May 6, 2006
Ballot delays mar start of Fiji election
By Paul Tait
SABETO, Fiji (Reuters) - Fiji's racially charged election
got off to a chaotic and embarrassing start on Saturday when
the late arrival of ballot papers forced thousands to queue for
hours, with some being turned away and told to return later.
The Electoral Commission agreed to keep voting stations
open an extra hour after some voters were kept waiting for more
than three hours in the rural west of the main island of Viti
The delays added to a tense build-up to the week-long
election, with police and the military warning they would not
tolerate incitements to racial hatred in a nation which has
suffered three racially motivated coups and a mutiny since
The poll pits indigenous Prime Minister Laisenia Qarase
against Mahendra Chaudhry, who was ousted as prime minister in
a 2000 coup by armed nationalists, with both predicting they
would win a majority in the 71-seat parliament.
Indigenous Fijians who make up 51 percent of the 906,000
population fear that the economic clout of ethnic Indians, who
dominate the sugar- and tourism-based economy, will be matched
by political power.
Voters at the racially mixed village of Sabeto expressed
frustration at the delays caused by the late arrival of ballot
papers at the main electoral office in the tourism hub of Nadi.
More than 100 voters queued under the shade of trees in the
Sabeto schoolyard as observers from the European Union and the
"People are getting impatient," Sushila Rameshwar, a
National Federation Party candidate for the Nadi district, told
election officials three hours after the scheduled opening time
of 7 a.m. (1900 GMT Friday).
Villager Sohrab Ali was told to leave and return later
because the right ballots for his constituency had not arrived.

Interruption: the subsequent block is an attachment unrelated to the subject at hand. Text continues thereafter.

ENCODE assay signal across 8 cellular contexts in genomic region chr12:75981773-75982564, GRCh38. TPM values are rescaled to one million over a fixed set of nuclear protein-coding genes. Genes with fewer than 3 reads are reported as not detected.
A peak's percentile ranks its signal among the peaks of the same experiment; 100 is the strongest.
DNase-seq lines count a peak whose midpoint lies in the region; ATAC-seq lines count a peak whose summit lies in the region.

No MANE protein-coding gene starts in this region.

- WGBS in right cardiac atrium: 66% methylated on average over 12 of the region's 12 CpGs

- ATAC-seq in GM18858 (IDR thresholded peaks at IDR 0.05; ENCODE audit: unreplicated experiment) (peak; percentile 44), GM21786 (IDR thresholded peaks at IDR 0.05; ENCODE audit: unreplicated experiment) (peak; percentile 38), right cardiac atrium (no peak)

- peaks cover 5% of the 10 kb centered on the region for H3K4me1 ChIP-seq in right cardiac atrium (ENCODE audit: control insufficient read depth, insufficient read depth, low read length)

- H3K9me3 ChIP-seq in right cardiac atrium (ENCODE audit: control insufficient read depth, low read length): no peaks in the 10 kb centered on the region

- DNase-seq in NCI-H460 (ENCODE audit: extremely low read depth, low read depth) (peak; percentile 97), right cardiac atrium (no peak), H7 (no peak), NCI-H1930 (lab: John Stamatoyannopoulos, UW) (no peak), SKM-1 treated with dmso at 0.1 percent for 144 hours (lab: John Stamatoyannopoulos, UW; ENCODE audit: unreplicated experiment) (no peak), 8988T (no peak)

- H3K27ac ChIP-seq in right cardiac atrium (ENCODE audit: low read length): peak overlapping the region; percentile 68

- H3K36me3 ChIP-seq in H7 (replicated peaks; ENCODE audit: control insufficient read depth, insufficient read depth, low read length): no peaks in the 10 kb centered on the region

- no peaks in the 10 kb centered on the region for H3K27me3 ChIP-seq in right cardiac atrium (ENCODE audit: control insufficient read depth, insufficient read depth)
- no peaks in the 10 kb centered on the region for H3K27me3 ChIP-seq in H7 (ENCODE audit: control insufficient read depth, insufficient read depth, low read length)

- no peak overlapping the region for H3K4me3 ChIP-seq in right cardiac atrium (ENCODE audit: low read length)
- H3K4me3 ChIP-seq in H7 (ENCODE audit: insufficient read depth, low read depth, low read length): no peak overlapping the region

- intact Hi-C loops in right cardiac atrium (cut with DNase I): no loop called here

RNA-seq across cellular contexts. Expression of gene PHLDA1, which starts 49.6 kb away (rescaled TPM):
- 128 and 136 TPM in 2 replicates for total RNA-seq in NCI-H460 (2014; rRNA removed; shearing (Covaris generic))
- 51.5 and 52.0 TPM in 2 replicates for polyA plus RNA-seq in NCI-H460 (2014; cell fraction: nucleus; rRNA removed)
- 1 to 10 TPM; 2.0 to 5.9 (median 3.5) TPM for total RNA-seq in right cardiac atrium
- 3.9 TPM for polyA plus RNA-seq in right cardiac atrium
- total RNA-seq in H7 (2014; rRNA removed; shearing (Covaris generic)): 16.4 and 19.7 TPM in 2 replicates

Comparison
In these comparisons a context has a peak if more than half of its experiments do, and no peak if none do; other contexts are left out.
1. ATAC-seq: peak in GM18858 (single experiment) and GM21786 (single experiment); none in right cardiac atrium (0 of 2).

"It's a pain. I've got my granddaughters here and they
haven't had their breakfast," said Ali, a sugar cane farmer.
"I was here on time. We're trying to be responsible and
vote," he told Reuters.
Election officials in the west said the problems would be
resolved. Voting will stop in the deeply religious South
Pacific nation on Sunday and resume on Monday for another six
"From next week onwards I am giving my assurances to all
the voters in the western division that everything will be
running smoothly as we planned and polling stations will be
open on time," election official Savenaca Kaunisela told
Sabeto sits amid sugar cane fields under a jagged hill
known locally as Turukawa, or the sleeping giant. The district
has about 11,000 indigenous Fijian voters and 13,000 ethnic
Indians, whose ancestors were brought to the former British
colony to work on sugar farms.
There were similar delays at dozens of other polling places
across western Viti Levu and the capital Suva, where Qarase
cast his ballot and urged all eligible Fijians to do the same.
"This is their day and they owe it to Fiji that they should
do the right thing and vote wisely," Qarase told local radio.
Police were clearly visible around voting stations but
there were no security incidents reported despite the long
Outspoken military chief Frank Bainimarama has clashed with
Qarase several times in the past year and urged his troops on
the eve of the election not to vote for Qarase's Soqosoqo
Duavata ni Lewenivanua (SDL) party.
He also warned candidates against inciting racial hatred
after Qarase said Fiji was not yet ready for an Indian leader.
SDL, represented on ballot papers by a picture of a dove,
won 37 seats at the 2001 election. Chaudhry's Fiji Labour
Party, represented by a coconut palm, had 28 seats.
Vote counting begins on May 15, with results to be
announced on May 18.